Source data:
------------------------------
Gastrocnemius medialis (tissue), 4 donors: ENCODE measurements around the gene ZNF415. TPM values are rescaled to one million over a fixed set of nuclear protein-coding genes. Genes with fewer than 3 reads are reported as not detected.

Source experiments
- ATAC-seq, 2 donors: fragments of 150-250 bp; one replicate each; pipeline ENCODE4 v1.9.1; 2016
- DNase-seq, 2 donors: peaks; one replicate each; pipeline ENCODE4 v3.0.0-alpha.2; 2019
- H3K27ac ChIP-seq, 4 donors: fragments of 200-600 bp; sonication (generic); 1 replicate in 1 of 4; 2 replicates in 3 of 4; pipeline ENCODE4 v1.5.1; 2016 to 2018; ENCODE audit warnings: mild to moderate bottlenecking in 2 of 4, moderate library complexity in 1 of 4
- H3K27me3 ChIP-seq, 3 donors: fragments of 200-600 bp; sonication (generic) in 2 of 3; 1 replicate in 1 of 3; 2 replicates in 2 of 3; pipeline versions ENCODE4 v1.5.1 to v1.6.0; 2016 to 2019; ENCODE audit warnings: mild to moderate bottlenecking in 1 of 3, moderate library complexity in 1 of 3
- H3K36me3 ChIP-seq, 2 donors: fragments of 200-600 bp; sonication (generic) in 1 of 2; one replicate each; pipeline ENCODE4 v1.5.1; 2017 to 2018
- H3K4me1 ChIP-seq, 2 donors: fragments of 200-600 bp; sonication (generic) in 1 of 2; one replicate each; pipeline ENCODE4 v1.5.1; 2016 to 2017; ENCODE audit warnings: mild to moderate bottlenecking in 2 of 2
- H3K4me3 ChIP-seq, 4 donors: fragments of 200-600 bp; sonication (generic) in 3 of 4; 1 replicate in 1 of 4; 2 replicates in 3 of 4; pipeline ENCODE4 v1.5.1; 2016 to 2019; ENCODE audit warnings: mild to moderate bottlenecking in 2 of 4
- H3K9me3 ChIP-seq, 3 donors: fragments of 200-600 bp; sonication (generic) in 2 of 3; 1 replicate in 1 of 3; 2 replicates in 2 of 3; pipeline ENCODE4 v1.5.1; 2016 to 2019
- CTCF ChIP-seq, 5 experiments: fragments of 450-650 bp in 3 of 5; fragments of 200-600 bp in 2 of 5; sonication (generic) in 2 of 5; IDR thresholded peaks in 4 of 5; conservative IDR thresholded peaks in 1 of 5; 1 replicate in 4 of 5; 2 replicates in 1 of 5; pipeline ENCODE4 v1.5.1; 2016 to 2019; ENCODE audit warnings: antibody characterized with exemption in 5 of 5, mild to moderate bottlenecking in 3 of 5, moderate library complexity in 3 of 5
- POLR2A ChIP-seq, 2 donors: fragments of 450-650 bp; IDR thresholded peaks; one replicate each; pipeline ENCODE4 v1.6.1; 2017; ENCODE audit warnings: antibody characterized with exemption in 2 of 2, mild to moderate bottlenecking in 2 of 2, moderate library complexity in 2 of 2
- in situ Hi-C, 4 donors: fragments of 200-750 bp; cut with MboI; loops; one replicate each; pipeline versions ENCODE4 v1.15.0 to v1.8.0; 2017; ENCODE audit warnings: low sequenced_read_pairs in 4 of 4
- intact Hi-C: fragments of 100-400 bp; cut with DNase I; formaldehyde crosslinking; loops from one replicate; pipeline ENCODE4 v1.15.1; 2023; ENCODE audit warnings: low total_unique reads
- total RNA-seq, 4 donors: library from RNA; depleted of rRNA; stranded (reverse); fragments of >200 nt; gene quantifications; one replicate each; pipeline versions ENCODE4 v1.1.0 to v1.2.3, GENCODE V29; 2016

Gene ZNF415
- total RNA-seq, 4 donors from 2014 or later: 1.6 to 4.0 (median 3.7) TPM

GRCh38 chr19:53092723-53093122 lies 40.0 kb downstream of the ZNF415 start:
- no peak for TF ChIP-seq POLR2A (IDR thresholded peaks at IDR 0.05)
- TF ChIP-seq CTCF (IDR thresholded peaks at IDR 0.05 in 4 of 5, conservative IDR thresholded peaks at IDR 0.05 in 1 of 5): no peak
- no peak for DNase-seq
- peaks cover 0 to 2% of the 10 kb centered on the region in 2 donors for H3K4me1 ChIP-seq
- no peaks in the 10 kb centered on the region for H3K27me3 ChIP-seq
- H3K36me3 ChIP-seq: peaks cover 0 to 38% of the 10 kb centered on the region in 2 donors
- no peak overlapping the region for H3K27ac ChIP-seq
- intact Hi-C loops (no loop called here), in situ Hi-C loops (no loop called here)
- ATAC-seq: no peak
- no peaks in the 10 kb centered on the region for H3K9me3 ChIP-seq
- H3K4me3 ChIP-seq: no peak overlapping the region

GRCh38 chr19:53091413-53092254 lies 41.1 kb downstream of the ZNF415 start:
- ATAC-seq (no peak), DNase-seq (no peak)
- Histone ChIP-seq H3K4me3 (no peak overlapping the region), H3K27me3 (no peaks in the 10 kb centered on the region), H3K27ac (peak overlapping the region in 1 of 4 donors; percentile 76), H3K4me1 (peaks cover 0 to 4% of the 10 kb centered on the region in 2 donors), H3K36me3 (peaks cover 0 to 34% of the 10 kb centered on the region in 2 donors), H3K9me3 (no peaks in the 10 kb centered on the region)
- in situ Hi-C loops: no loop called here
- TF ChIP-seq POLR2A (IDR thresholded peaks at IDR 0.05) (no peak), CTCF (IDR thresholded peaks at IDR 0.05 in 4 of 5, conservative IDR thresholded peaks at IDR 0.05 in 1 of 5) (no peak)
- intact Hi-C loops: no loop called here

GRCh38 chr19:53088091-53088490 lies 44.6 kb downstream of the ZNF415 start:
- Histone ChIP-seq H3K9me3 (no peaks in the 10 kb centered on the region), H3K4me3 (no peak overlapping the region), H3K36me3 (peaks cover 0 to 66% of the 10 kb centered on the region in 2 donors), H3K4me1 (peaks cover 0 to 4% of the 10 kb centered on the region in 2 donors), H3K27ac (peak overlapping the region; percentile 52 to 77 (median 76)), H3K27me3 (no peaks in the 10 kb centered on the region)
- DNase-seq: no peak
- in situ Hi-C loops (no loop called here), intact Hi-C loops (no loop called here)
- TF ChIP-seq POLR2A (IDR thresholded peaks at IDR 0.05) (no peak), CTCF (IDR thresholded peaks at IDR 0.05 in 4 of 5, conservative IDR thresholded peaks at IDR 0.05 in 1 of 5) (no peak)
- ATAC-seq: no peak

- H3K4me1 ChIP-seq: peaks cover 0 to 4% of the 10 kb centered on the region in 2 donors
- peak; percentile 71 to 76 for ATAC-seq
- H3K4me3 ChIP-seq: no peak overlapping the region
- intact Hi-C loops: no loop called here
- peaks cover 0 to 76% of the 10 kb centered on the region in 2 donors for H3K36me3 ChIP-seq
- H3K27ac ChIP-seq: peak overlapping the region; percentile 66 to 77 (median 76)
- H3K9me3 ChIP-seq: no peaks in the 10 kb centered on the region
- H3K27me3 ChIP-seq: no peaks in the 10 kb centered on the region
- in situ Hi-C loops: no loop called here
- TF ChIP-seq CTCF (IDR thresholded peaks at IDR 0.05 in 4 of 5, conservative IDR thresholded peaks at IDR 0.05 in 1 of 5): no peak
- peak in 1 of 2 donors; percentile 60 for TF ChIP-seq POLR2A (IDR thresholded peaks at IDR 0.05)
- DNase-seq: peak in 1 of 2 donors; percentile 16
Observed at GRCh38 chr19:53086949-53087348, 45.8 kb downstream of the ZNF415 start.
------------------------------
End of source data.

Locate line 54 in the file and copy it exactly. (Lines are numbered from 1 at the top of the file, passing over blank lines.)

Observed at GRCh38 chr19:53086949-53087348, 45.8 kb downstream of the ZNF415 start.